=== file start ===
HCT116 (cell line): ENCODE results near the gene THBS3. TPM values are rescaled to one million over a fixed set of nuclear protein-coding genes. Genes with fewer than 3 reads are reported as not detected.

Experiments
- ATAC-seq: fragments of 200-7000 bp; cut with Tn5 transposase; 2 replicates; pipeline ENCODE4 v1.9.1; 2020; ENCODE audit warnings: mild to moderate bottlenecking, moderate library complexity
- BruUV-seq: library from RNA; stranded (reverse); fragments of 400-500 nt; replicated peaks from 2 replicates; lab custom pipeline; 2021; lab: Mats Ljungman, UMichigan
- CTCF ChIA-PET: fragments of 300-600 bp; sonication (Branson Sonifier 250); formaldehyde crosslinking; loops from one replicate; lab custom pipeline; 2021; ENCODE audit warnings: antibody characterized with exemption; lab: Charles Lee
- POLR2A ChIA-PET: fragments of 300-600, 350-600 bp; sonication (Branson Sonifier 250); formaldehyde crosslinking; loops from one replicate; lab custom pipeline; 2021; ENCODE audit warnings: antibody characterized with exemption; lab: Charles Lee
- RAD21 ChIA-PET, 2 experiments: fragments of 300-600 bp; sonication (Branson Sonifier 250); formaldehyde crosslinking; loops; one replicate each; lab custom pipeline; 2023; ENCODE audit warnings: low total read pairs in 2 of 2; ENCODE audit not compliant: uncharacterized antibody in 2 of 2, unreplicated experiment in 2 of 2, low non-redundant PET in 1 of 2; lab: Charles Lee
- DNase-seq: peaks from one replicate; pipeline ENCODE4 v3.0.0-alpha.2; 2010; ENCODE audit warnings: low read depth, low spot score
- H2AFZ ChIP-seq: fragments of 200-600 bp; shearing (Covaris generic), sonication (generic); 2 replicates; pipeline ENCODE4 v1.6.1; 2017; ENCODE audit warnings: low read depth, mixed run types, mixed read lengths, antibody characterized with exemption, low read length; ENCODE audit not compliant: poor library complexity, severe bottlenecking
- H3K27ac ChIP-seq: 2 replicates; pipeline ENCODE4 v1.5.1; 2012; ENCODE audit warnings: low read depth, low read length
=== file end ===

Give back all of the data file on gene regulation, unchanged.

HCT116 (cell line): ENCODE results near the gene THBS3. TPM values are rescaled to one million over a fixed set of nuclear protein-coding genes. Genes with fewer than 3 reads are reported as not detected.

Experiments
- ATAC-seq: fragments of 200-7000 bp; cut with Tn5 transposase; 2 replicates; pipeline ENCODE4 v1.9.1; 2020; ENCODE audit warnings: mild to moderate bottlenecking, moderate library complexity
- BruUV-seq: library from RNA; stranded (reverse); fragments of 400-500 nt; replicated peaks from 2 replicates; lab custom pipeline; 2021; lab: Mats Ljungman, UMichigan
- CTCF ChIA-PET: fragments of 300-600 bp; sonication (Branson Sonifier 250); formaldehyde crosslinking; loops from one replicate; lab custom pipeline; 2021; ENCODE audit warnings: antibody characterized with exemption; lab: Charles Lee
- POLR2A ChIA-PET: fragments of 300-600, 350-600 bp; sonication (Branson Sonifier 250); formaldehyde crosslinking; loops from one replicate; lab custom pipeline; 2021; ENCODE audit warnings: antibody characterized with exemption; lab: Charles Lee
- RAD21 ChIA-PET, 2 experiments: fragments of 300-600 bp; sonication (Branson Sonifier 250); formaldehyde crosslinking; loops; one replicate each; lab custom pipeline; 2023; ENCODE audit warnings: low total read pairs in 2 of 2; ENCODE audit not compliant: uncharacterized antibody in 2 of 2, unreplicated experiment in 2 of 2, low non-redundant PET in 1 of 2; lab: Charles Lee
- DNase-seq: peaks from one replicate; pipeline ENCODE4 v3.0.0-alpha.2; 2010; ENCODE audit warnings: low read depth, low spot score
- H2AFZ ChIP-seq: fragments of 200-600 bp; shearing (Covaris generic), sonication (generic); 2 replicates; pipeline ENCODE4 v1.6.1; 2017; ENCODE audit warnings: low read depth, mixed run types, mixed read lengths, antibody characterized with exemption, low read length; ENCODE audit not compliant: poor library complexity, severe bottlenecking
- H3K27ac ChIP-seq: 2 replicates; pipeline ENCODE4 v1.5.1; 2012; ENCODE audit warnings: low read depth, low read length